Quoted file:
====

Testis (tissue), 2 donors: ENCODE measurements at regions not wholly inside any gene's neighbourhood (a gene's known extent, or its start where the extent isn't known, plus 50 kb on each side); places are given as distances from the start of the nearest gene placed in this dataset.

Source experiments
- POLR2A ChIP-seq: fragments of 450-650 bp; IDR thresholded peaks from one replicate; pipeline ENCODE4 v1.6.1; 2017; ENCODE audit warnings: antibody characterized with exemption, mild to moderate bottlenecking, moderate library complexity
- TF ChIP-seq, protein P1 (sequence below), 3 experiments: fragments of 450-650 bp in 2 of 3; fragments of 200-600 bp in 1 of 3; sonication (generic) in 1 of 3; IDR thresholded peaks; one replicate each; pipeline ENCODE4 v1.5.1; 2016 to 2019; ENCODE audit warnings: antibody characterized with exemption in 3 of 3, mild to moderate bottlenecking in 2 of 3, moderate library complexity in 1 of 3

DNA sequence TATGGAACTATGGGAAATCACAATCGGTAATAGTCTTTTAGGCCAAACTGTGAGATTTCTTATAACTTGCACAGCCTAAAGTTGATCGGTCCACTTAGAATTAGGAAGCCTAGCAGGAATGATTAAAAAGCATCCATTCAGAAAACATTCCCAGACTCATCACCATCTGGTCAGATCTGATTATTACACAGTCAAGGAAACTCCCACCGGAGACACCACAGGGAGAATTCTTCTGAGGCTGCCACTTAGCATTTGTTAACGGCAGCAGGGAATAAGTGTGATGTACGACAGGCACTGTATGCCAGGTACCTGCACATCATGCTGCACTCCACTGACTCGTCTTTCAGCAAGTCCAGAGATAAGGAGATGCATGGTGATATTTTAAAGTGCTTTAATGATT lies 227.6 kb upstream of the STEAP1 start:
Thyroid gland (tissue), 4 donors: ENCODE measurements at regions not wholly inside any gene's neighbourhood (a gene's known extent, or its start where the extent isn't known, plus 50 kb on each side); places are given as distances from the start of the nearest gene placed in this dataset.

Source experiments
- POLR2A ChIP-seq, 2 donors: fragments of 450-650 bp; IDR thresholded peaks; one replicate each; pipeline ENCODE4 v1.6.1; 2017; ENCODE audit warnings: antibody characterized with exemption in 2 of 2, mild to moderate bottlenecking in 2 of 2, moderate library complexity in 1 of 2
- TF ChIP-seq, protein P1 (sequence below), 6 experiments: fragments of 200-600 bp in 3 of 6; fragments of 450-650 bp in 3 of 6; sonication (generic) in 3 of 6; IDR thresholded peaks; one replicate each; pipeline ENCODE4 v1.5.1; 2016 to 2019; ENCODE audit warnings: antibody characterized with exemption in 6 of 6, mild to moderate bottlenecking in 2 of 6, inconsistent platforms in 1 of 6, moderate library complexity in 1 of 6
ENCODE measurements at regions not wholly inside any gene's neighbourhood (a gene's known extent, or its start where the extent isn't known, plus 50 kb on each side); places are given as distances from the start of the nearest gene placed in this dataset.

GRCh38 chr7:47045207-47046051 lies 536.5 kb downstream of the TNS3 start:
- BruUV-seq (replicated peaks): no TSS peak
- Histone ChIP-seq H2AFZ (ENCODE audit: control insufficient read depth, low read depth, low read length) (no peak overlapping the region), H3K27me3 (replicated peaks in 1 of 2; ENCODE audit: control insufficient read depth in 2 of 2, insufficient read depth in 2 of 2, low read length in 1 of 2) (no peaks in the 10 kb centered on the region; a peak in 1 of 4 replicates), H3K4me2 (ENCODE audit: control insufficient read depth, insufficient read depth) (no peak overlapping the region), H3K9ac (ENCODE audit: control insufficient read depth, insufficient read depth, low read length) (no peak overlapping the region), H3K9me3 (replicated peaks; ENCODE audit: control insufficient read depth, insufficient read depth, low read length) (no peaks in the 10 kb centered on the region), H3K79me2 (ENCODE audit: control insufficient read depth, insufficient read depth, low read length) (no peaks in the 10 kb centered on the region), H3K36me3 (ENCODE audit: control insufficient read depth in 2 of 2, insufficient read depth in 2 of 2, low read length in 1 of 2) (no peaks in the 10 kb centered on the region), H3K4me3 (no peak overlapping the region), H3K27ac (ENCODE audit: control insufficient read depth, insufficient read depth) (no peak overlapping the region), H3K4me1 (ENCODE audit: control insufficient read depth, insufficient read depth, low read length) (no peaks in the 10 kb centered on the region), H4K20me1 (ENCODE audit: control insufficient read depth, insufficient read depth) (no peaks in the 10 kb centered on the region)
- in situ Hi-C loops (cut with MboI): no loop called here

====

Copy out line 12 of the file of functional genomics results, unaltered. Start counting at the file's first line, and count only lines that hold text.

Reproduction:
- BruUV-seq (replicated peaks): no TSS peak